The Community Leader: Ishtiaq Ahmed
Ishtiaq Ahmed is a well-respected leader in Bradford who pioneered community development work for the local authority in the 1980s and became a key figurehead for the Bradford Council for Mosques.
What is the extent of your work as a community leader in Bradford?
I’m part of the Khidmat community centre here in Bradford, and I also work very closely with the Council for Mosques. I remember coming to Bradford vividly. It was the winter of 1967. That first evening, it was cold, it was raining, it was pretty bleak! I had travelled here with my father from Pakistan, who had himself arrived in the 1950s. It’s fair to say that it took some time for me to adjust to life in Bradford.
At what point did you become active in the community?
Well I started working for Bradford Metropolitan Council as a community development worker, straight out of Bradford College and into first full time employment.There were not many people from our community in that role, so it gave me an opportunity to try new things, to develop new projects and new ideas, and to start having a vision for Bradford, and for the people who had settled here from all over the world.
Did that mean you suddenly found yourself thrust into the public eye?
Yes, and throughout the 1980s in particular, I lived through campaigns around things like halal meat provision, the Honeyford affair, and then the campaign around the Satanic Verses book.
So I lived through some of the most symbolic, or even iconic, community campaigns. But it was always very important that people were being introduced to the these aspects of peaceful civic protests. These felt like very creative years for me as an individual.
During some of these iconic campaigns you mention, how do you feel the national media was portraying your activism?
Bradford, throughout the 80s, was perceived nationally as a leader when it came to equality of opportunities, when it came to campaigning for social justice, and so we were making a lot of positive headlines it wasn’t it until. It wasn’t until the Honeyford Affair and then the Satanic Verses that Bradford became synonymous with the muslim community and this idea of public protest. There was suddenly a great deal of interest in what we were up to, and this intense international media scrutiny. I think that the book burning in particular that the secular, liberal lobby found very difficult to stomach. As far as the media were concerned, it was abhorrent and went against this idea of hard-won freedom of expression.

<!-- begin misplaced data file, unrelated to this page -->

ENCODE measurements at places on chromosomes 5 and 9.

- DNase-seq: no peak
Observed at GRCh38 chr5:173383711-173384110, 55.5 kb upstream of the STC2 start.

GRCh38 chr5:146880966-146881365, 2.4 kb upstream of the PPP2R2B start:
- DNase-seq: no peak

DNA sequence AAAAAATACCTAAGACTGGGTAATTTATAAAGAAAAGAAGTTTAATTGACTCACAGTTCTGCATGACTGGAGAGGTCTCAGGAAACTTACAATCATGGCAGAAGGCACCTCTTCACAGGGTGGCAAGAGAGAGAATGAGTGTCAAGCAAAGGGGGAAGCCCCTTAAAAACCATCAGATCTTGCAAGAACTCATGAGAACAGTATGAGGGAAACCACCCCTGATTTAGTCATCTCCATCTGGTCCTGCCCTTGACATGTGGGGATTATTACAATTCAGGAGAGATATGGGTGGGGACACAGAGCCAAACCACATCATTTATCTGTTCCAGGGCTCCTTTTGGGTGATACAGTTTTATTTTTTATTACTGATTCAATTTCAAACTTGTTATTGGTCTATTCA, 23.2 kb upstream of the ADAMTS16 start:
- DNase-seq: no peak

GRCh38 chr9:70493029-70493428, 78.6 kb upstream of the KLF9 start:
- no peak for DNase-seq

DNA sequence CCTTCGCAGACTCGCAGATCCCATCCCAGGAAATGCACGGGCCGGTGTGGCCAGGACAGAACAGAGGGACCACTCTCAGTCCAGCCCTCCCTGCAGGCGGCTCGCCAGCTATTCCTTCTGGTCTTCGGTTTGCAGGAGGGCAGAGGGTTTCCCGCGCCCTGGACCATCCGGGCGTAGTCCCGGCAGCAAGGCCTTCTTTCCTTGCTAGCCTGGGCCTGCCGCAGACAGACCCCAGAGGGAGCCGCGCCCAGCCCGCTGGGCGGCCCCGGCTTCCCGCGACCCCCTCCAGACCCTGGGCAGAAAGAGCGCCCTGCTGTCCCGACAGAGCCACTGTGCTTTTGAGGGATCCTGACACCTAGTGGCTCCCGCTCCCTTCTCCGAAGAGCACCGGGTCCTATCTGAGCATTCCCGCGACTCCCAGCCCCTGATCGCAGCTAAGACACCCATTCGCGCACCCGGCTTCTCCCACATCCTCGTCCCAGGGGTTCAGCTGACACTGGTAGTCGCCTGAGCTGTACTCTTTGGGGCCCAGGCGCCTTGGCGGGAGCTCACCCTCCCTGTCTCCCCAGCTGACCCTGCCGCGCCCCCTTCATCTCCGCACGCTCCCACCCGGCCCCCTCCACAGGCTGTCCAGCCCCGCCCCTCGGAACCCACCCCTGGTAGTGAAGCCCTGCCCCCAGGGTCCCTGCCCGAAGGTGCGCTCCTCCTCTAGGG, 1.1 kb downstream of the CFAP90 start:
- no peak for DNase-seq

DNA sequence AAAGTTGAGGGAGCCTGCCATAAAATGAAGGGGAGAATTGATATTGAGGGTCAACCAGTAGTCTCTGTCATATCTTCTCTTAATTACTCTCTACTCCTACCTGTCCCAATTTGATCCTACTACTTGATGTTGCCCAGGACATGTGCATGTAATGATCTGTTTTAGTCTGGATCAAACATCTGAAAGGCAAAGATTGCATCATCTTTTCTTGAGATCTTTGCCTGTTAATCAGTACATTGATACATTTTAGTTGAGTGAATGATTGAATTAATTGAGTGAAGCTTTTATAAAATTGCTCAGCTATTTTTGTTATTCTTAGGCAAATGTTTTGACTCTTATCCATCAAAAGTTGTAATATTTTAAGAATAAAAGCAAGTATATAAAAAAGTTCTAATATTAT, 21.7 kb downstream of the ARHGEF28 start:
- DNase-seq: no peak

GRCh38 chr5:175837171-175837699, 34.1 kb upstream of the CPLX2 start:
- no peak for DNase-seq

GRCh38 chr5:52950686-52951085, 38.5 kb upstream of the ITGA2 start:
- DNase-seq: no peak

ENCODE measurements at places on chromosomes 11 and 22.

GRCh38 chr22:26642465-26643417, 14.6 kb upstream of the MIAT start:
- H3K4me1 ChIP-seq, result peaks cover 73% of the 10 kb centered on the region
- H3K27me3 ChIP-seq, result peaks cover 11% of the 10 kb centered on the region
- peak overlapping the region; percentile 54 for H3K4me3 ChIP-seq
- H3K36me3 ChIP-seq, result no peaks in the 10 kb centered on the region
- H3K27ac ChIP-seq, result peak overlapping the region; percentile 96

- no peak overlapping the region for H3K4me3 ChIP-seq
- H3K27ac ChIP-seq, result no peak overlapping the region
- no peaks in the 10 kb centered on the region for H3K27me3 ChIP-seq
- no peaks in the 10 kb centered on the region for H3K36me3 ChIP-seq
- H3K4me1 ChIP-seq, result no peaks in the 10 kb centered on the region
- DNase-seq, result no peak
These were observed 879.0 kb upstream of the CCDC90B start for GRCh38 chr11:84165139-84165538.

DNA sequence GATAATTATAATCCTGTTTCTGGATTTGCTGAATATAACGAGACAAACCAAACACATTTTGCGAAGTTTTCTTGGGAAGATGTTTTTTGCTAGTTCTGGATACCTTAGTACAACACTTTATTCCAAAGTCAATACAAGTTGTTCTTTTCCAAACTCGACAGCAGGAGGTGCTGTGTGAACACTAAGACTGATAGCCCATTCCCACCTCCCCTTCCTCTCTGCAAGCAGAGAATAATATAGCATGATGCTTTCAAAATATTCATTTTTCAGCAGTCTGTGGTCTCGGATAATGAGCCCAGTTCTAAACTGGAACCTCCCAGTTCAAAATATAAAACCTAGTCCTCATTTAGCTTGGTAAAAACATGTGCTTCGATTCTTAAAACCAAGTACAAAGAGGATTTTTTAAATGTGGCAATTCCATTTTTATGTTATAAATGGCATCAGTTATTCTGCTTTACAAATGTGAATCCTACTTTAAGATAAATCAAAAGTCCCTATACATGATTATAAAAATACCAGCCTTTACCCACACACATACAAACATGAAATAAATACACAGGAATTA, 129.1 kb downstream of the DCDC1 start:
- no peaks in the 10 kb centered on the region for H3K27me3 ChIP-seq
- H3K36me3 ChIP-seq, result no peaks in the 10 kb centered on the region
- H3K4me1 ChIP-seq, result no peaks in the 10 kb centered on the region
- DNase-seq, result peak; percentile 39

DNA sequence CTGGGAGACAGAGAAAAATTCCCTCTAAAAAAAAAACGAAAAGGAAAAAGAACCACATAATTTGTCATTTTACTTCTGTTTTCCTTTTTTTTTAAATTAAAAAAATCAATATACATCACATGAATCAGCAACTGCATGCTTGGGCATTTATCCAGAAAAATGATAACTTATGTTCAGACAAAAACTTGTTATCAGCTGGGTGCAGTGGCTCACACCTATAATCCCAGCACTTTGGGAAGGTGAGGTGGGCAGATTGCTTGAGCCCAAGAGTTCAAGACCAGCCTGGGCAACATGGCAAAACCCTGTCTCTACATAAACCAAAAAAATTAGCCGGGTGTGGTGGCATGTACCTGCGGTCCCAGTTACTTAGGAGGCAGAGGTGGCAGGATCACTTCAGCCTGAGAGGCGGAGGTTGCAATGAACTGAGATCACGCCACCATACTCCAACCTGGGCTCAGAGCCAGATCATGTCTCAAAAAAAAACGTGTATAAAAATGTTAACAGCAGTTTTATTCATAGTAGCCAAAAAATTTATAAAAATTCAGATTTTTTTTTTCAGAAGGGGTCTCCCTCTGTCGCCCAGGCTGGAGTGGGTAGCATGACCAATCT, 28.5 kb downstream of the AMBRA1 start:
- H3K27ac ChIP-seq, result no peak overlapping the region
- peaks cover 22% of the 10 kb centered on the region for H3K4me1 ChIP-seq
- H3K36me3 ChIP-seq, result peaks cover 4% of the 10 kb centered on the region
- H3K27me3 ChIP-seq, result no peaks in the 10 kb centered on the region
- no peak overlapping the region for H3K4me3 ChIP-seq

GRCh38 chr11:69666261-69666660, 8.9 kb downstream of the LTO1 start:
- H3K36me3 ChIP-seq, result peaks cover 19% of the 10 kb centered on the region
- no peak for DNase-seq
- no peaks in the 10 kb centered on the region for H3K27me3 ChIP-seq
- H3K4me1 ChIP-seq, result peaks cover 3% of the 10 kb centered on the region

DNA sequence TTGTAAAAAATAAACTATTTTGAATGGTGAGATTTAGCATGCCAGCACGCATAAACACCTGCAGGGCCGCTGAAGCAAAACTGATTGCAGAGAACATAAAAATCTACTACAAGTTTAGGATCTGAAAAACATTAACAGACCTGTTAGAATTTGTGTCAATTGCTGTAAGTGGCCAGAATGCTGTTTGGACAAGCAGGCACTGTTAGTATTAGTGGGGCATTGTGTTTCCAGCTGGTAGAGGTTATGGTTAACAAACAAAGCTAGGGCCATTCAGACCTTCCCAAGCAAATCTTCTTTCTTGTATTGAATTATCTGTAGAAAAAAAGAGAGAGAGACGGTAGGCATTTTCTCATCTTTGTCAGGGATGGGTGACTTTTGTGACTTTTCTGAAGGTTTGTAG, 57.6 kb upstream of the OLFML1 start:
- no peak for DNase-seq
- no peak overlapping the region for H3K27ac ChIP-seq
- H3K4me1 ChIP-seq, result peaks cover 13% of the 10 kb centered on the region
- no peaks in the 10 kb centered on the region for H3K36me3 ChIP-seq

At the time, did you feel like members of the press were interested in your reasons for protesting?
I think they were more interested in demonising the Muslim community and our campaign. The press took the view, ‘how, how dare you! You have taken taken taken an action which goes against everything in terms of of freedom of speech’. So Muslims are being accused of taking the nation back to the dark ages.
At the same time as these campaigns, you were working closely with West Yorkshire Police on community engagement. What can you recall about that?
Yes, locally, in Bradford we were just much more comfortable with the relationships between communities and institutions, including the police and the local authority, who I worked very closely with.Martin Baines was a leading community police officer at the time who worked with us and used local media to reach out to the community. I remember setting up the Police Community Liaison Forum together, which did very good work. We were very creative and constructive, but the image outside Bradford was almost as if we were engaged in some kind of civil war!
What sort of positive messages were you trying to promote within Bradford’s different communities?
We were saying, particularly to minority communities, that these institutions are as much as ours as anyone else’s. So we have a claim on City Hall. We have a claim on the National Health Service. We pay taxes, we are working, and we have contributed to the very existence of these institutions, therefore it’s only right for us to question and hold people accountable.
How do you think people view Bradford in 2019?
I have five children and eight grandchildren, all born and Bradford. Bradford is our home, and many people like us would never even think of leaving Bradford. For us, Bradford has given us a lot of happiness, a lot of opportunities. But I think the city is still struggling to make a positive impact as far as national media is concerned. Bradford doesn’t get the credit it deserves. I think one of the great things about the spirit of Bradford is that we are always trying new things. A lot of times we get them wrong, but we are always trying. When we fail, people are very quick to use that and say, ‘I told you so!’ When we are successful, which we are most of the time, we don’t get credit.
What do you think the city should be getting more credit for?
Well, if you look at whenever we face a significant threat, the city and its institutions, its mediators, are very good at coming together. I always say that we are like a family. We quarrel, we bicker, we have our differences, but when a family is threatened from outside, it comes together. That’s the spirit of Bradford. For me, the image of Bradford is City Park on any good day, when the sun is shining… families, people of all different backgrounds, faiths, cultures… actually putting a claim on Bradford city centre and saying, ‘This is our space, we are going to enjoy it’.
And what would your message be next time the city finds itself in the media spotlight?
Come and spend some time with us in Bradford. Look at how we go about it. Try to capture the spirit of Bradford, the passion people have for the city and the district. It’s those human stories, the spirit of Bradford, and the very positive feel that communities have about life here. Capture that. Don’t just go for quick, sensational soundbites.